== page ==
One Piece Does Not a Puzzle Make
I recently wrote about the dangers of twisting Scripture, and the response to that article has been significantly larger than most other articles I have written. It appears to have resonated with a large number of people, and there seems to be tremendous hunger to recognize and move beyond the misuse and misinterpretation of Scripture. I am very thankful for that.
One of the important keys to properly understanding the Bible’s teaching is to read passages in context. What do the surrounding verses say? What is the overall theme of the entire paragraph and the entire letter or book? What do other biblical authors say about the same topic? What about the comprehensive teaching of the Covenant within which the teaching occurs? What was the cultural setting in which it was written, and what do we know about the audience who first received it? All of this is contributes to obtaining a better understanding of the meaning of an individual verse or set of verses.
Can you imagine someone opening up a box containing a jigsaw puzzle, and simply picking up one or two pieces of the puzzle? Imagine them holding up that piece or two and feeling like they’ve made a great discovery! At the same time, they blatantly disregard the hundreds of other necessary pieces that are designed to give a complete picture. We might think that is an absurd illustration, but people do the same thing with Scripture frequently. It takes all of the pieces of a puzzle to make a complete picture, and it takes the whole counsel—the comprehensive teaching—of God to give us an accurate picture of God and his will for our lives. Some ministers in generations past have addressed this issue.
In 1975, Bob Buess wrote the following in his book, The Pendulum Swings. “A few years ago I was interested in a certain teaching, so I began to pursue the Word of God to find more on this subject. I believe the Bible from cover to cover, but I allowed myself to disregard certain Scriptures. I blanked out certain truths. My mind became completely indifferent to certain verses in the Word. I began to defend my new doctrine. It was, in a subtle way, becoming a god which I had to defend and protect.
I was not an unusual case. It’s easy for Christians to pursue a thought which the Holy Spirit aroused in them as they studied the Scriptures. In their excitement, they set out to explore the Word of God to see what could be found. When they find a few Scriptures to support this new-found idea, they soon can be running madly through the Bible trying to prove their theory.
Dogmatism begins to set in. Without fully realizing what they are doing, these people jump verses, throw out some, and ignore others to prove their point. People driven by this cause rush madly on in a pursuit of new arguments to promote their theory. As time passes they become harsh.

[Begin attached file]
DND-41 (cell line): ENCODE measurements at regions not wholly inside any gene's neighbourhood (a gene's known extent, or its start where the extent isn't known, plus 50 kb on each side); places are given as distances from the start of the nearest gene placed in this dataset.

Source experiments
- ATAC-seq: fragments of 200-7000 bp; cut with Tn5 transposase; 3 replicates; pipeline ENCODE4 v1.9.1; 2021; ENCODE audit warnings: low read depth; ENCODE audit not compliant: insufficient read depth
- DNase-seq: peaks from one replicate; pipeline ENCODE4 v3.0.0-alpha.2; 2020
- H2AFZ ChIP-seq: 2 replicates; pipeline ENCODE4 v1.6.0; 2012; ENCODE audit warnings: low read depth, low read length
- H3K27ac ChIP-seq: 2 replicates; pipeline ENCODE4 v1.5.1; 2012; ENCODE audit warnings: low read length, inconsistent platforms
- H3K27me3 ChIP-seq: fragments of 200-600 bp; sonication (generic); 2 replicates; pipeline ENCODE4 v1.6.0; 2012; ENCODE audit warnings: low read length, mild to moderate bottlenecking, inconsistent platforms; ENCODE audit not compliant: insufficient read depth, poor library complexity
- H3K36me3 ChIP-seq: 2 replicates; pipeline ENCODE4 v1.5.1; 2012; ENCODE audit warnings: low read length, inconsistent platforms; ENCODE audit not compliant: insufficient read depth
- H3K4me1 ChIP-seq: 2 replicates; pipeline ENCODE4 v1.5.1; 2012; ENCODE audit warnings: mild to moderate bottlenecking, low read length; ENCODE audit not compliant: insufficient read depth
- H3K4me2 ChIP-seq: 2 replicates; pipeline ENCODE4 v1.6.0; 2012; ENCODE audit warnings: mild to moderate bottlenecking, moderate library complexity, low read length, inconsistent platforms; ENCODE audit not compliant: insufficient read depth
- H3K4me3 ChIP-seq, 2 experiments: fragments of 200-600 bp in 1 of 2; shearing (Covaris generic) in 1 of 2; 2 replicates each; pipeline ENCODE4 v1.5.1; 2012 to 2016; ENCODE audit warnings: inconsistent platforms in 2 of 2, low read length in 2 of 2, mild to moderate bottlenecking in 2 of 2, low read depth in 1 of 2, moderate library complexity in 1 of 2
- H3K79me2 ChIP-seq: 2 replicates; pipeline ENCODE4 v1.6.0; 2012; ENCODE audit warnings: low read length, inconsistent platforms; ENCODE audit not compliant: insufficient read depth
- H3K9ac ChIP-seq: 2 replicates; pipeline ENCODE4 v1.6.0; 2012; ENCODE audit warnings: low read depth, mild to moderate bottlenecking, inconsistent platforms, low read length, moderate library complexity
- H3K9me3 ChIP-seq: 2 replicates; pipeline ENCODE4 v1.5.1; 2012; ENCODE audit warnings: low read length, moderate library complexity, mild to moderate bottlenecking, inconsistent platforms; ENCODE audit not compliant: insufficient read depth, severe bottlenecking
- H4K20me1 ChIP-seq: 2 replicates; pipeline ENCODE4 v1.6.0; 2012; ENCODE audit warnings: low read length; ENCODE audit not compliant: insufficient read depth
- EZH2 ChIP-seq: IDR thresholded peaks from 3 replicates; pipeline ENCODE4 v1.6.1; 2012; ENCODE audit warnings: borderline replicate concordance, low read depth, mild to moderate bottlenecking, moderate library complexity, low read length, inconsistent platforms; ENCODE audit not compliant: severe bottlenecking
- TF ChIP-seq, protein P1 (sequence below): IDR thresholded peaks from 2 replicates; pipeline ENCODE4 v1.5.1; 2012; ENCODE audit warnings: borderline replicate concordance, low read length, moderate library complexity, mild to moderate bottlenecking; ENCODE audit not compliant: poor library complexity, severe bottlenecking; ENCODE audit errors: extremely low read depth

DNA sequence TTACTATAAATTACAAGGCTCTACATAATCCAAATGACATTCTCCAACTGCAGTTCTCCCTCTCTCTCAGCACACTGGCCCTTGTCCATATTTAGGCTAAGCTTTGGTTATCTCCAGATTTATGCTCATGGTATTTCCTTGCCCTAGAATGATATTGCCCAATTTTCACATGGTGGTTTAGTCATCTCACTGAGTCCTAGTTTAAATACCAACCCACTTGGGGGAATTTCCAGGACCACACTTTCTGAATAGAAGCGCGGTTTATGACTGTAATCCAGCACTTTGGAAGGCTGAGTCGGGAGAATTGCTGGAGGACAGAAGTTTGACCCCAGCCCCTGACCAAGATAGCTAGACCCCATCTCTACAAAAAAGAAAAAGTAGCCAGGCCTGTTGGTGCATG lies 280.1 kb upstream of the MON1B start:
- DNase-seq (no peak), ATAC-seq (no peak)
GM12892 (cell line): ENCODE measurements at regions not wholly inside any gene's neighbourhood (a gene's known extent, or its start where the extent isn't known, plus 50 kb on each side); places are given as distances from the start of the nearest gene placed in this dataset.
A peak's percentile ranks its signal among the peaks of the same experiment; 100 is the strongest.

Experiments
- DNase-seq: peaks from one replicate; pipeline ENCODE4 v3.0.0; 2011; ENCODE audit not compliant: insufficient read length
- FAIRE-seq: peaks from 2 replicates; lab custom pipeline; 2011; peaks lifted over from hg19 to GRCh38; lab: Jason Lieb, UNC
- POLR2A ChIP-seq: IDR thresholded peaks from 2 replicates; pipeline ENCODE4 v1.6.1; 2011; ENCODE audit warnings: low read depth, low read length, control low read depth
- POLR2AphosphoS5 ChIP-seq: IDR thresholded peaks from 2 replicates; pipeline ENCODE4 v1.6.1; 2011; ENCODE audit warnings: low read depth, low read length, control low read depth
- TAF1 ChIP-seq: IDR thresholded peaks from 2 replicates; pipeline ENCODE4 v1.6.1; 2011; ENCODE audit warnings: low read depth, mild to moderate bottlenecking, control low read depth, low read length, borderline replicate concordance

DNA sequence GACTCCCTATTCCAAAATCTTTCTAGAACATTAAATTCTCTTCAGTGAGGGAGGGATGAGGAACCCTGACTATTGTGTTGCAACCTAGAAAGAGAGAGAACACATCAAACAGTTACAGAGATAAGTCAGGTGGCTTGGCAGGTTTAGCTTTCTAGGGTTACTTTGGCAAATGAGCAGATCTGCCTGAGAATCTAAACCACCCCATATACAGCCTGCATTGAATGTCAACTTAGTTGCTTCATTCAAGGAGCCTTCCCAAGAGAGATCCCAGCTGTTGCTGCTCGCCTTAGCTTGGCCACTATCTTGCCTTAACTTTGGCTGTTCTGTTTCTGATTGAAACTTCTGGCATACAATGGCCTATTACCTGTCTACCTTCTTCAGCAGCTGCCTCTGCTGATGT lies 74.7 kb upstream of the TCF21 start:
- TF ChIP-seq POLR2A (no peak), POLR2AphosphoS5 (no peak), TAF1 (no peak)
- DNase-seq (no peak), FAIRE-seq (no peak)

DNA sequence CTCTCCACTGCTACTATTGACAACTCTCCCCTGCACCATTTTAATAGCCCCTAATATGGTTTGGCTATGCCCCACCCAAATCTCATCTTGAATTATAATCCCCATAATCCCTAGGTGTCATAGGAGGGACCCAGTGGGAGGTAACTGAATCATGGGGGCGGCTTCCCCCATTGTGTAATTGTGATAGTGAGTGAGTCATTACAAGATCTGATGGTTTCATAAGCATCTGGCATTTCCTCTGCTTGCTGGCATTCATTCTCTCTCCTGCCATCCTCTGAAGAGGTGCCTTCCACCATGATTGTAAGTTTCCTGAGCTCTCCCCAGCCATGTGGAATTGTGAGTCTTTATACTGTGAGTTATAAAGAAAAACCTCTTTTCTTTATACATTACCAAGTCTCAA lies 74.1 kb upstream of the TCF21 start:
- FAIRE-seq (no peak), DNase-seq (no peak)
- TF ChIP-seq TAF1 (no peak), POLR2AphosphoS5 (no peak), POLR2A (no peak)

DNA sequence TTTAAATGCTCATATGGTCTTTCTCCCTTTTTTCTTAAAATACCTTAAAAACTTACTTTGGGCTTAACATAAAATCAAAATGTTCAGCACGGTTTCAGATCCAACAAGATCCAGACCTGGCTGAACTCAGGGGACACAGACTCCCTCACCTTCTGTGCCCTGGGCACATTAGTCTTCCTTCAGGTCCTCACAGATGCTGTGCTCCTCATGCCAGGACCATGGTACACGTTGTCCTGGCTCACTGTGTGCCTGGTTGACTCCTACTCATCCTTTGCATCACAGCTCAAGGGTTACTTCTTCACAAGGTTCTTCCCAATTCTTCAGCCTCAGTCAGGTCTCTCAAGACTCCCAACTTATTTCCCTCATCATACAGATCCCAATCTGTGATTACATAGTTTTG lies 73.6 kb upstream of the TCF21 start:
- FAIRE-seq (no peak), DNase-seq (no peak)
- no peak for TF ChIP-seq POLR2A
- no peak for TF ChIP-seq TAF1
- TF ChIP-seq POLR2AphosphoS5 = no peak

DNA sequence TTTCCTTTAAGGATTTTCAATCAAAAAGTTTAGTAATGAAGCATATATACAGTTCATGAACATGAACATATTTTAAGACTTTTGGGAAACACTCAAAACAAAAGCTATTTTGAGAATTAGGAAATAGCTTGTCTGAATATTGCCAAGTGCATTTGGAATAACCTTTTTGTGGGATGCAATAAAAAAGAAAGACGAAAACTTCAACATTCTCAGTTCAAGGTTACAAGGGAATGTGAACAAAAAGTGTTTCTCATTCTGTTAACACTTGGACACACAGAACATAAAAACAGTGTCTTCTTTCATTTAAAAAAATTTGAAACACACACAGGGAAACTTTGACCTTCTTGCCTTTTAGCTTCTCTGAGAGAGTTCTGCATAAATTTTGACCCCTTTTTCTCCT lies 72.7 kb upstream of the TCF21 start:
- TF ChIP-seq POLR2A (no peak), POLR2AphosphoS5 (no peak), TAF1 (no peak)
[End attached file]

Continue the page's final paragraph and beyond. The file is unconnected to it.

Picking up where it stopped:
Gordon Lindsay writes of the unfortunate demise of John Alexander Dowie’s ministry, and mentions a “fixation” as one of the causes. He writes, “practically all false teaching involves a fixation in the mind of the victim who embraces it.” Lindsay states, “The Apostle Paul oft repeated the warning that believers should adhere to ‘sound doctrine.’ The alternative is to ride some ‘hobby horse’ or get off on some tangent that violates the spirit of evangelical truth―thus dividing the Body of Christ.” He continues, “How sad it is to see a man with abilities which, no doubt, could be greatly used by God, lose interest in the great evangelical truths, the salvation of lost souls, and become obsessed with a ‘hobby horse’ that immobilizes his talents for God, and reduced his value to God and humanity.”
The great Pentecostal pioneer, Donald Gee speaks similarly in a 1953 edition of “The Voice of Healing.” “So many of us are [firmly established] extremists. If we see any ray of truth we push it to such an extreme that our constant pressing of it becomes offensive, vain, and at last erroneous. If we discover any successful line of ministry we run after it to such an extent that it becomes nauseating and exhausted. We are forever missing genuine usefulness by our constant failure to keep well-balanced. In the end men lose confidence in us, our intemperance grieves the Holy Spirit, and we are cast upon the scrap-heap of rejected and unprofitable servants.”
In teaching the Bible, I have often stressed balance. It is important to understand that balance is not 50% faith and 50% unbelief; neither is balance 50% grace and 50% legalism. Rather, balance is the healthy and harmonious integration of everything God teaches in his Word. Balance does not just recognize one aspect of what God says about a topic while ignoring other truths, but considers everything God says about an issue. This is why it is important not just to look at the Bible as a repository of trite clichés or “proof texts.” We are not to approach the Bible like a fortune cookie that merely contains great, isolated one-liners.